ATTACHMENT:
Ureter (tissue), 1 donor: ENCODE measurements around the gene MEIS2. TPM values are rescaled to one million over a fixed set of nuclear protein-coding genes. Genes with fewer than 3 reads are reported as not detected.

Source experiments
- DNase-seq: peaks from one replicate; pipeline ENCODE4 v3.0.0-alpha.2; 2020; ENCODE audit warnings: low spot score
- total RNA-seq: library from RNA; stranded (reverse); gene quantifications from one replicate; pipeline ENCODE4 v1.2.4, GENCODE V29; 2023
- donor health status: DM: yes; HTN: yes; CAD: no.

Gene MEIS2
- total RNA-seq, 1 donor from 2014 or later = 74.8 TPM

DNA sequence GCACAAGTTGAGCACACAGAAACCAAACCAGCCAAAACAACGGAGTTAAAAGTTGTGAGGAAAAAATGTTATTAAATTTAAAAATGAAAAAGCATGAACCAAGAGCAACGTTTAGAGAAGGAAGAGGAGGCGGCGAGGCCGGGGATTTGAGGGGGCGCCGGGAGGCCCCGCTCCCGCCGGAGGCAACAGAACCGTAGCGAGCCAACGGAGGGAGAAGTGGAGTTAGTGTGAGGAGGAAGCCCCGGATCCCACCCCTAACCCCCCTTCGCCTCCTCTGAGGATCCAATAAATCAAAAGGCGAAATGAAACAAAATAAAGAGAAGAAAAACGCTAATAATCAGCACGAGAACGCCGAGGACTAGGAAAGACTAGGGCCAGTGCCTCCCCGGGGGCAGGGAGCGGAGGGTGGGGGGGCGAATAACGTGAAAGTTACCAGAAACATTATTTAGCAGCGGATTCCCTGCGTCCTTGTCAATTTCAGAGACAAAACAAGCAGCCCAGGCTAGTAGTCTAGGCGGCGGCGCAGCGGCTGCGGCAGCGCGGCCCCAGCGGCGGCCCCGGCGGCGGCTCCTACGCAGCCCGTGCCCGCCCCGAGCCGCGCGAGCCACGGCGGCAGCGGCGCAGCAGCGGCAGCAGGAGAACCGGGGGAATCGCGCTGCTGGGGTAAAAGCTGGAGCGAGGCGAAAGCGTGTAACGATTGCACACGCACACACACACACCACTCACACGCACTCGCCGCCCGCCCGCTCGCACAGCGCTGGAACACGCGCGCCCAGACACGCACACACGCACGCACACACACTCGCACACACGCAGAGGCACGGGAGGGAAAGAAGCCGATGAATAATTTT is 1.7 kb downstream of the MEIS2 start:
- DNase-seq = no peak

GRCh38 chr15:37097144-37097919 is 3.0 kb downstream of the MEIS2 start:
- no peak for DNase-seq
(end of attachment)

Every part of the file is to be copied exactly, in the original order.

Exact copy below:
Ureter (tissue), 1 donor: ENCODE measurements around the gene MEIS2. TPM values are rescaled to one million over a fixed set of nuclear protein-coding genes. Genes with fewer than 3 reads are reported as not detected.

Source experiments
- DNase-seq: peaks from one replicate; pipeline ENCODE4 v3.0.0-alpha.2; 2020; ENCODE audit warnings: low spot score
- total RNA-seq: library from RNA; stranded (reverse); gene quantifications from one replicate; pipeline ENCODE4 v1.2.4, GENCODE V29; 2023
- donor health status: DM: yes; HTN: yes; CAD: no.

Gene MEIS2
- total RNA-seq, 1 donor from 2014 or later = 74.8 TPM

DNA sequence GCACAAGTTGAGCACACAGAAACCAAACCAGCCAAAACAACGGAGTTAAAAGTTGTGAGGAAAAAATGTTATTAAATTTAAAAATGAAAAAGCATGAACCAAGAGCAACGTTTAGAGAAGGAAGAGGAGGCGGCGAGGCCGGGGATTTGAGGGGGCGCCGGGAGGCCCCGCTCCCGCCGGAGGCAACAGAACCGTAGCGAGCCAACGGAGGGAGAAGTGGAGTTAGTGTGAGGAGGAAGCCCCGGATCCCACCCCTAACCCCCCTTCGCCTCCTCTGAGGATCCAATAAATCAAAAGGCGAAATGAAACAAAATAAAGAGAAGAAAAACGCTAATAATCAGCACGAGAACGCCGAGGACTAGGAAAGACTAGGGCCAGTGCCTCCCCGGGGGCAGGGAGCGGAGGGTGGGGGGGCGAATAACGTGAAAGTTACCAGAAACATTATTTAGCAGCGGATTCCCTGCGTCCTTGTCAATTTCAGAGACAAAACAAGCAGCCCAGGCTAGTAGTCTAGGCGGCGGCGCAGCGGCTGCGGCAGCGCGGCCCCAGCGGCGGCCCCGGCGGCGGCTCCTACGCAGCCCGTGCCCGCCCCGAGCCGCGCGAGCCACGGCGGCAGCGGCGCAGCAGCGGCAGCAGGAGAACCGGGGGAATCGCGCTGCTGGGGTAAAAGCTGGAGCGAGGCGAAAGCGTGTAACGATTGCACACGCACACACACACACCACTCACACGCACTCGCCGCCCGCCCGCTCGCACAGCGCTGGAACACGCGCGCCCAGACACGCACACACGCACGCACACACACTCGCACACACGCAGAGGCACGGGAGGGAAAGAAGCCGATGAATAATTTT is 1.7 kb downstream of the MEIS2 start:
- DNase-seq = no peak

GRCh38 chr15:37097144-37097919 is 3.0 kb downstream of the MEIS2 start:
- no peak for DNase-seq